Fair, Robust Resolution Needed for Gulf Oil Disaster

"BP should not be let off the hook with a low settlement and allowed to shortchange the Gulf.”

10-18-2012 // Jaclyn McDougal
Oil burning in Gulf of Mexico

To avoid a trial for the Gulf oil disaster, recent reports suggest BP has offered amounts ranging from $16 to $18 billion—an inadequate amount that is less than half of the total liability to repair what is the largest environmental disaster in U.S. history.

“BP should not be let off the hook with a low settlement and allowed to shortchange the Gulf,” said John Kostyack, vice president of wildlife conservation at the National Wildlife Federation. “A low settlement leaves the Gulf of Mexico more vulnerable to further deterioration from natural and manmade disasters, as well as demonstrates to polluters that they will not be held fully accountable.”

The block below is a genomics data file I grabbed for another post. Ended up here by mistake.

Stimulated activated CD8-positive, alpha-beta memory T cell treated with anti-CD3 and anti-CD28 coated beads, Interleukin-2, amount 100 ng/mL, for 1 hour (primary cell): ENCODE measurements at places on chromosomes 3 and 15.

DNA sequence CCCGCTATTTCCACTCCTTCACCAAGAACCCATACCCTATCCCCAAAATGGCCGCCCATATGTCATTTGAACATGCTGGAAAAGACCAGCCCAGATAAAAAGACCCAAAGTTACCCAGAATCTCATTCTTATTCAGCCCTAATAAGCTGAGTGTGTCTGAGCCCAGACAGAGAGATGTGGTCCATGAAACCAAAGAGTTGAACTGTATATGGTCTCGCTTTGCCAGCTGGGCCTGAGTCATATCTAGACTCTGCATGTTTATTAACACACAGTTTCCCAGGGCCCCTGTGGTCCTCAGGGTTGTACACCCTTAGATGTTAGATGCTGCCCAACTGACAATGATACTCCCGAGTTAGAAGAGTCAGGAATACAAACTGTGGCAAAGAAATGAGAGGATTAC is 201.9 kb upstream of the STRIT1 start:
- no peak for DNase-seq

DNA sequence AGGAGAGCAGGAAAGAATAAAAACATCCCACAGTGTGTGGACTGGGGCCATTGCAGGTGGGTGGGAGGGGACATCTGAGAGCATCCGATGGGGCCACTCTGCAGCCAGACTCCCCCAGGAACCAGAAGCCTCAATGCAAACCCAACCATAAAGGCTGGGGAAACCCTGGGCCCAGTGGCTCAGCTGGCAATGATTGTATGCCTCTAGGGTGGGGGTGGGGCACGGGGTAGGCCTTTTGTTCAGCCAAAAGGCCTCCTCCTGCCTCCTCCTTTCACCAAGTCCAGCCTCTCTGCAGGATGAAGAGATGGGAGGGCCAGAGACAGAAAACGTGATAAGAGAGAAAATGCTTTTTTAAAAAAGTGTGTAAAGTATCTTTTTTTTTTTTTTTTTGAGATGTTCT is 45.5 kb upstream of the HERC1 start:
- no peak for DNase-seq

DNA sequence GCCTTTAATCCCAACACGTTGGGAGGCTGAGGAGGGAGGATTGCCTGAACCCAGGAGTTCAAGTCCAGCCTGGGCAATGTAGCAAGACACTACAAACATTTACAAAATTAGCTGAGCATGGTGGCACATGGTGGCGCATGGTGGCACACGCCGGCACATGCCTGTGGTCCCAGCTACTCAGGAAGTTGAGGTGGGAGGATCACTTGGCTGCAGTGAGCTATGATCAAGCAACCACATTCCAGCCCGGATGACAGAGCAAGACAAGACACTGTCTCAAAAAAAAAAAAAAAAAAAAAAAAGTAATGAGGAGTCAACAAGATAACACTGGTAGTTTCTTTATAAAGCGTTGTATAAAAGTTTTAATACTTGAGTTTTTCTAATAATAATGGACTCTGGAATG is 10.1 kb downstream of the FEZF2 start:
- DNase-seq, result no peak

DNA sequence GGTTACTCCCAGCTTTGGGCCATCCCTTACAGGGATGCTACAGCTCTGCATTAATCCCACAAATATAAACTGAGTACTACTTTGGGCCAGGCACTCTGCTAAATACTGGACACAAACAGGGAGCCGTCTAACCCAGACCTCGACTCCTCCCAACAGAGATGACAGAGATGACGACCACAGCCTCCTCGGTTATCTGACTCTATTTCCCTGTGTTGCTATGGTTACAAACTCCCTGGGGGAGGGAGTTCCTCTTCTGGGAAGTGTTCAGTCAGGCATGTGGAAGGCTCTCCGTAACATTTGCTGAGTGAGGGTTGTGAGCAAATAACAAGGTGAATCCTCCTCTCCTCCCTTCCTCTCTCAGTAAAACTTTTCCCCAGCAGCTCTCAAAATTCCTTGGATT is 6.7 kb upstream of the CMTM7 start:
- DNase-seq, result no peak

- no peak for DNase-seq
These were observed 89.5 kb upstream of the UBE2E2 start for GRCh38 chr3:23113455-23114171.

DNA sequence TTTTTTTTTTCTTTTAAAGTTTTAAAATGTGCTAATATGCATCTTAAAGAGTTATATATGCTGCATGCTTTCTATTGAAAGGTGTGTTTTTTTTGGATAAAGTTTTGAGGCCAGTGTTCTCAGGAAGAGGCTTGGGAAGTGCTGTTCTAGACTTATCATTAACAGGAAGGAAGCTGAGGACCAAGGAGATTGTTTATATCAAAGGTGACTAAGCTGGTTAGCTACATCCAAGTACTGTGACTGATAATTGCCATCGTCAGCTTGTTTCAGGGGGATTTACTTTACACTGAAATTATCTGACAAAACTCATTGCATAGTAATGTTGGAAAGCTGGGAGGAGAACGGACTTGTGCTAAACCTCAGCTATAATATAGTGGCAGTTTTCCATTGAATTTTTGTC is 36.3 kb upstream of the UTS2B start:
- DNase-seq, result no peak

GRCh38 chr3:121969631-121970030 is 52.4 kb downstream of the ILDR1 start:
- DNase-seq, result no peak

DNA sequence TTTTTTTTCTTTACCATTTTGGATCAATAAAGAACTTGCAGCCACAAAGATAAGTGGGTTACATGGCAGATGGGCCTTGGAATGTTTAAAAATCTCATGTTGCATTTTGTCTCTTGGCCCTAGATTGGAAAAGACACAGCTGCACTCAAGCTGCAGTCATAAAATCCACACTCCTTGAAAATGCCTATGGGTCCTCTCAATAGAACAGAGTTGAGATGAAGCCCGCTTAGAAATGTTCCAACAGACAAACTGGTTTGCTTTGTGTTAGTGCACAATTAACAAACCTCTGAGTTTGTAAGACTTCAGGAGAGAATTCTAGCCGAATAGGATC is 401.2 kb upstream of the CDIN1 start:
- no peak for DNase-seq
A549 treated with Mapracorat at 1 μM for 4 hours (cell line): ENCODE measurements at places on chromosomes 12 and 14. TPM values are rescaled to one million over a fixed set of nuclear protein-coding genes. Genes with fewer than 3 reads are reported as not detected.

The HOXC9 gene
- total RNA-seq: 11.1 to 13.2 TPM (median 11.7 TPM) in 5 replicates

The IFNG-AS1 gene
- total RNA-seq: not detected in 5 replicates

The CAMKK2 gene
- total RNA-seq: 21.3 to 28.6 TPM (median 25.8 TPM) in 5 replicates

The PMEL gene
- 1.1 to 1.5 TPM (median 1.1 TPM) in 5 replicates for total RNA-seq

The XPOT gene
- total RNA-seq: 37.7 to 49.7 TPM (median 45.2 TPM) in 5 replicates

BP must accept responsibility under relevant federal laws including the Clean Water Act, which is celebrating its 40th anniversary today, as well as The Oil Pollution Act, the Migratory Bird Treaty Act, Marine Mammal Protection Act, Endangered Species Act and Outer Continental Shelf Lands Act and embrace a long term process of restoration.

The settlement must fully repair, or at least pay for, all damage to natural resources caused by the Gulf oil disaster, especially considering reports of a new oil slick and loss of access to natural resources during the disaster. 

“It will take an investment of tens of billions of dollars to restore the Gulf over the long-term,” said Dr. Ian MacDonald, professor of  Oceanography, Florida State University. “Crucial data is still being gathered to assess the damage for the Gulf oil disaster, so a potentially low settlement now is cause for concern.”

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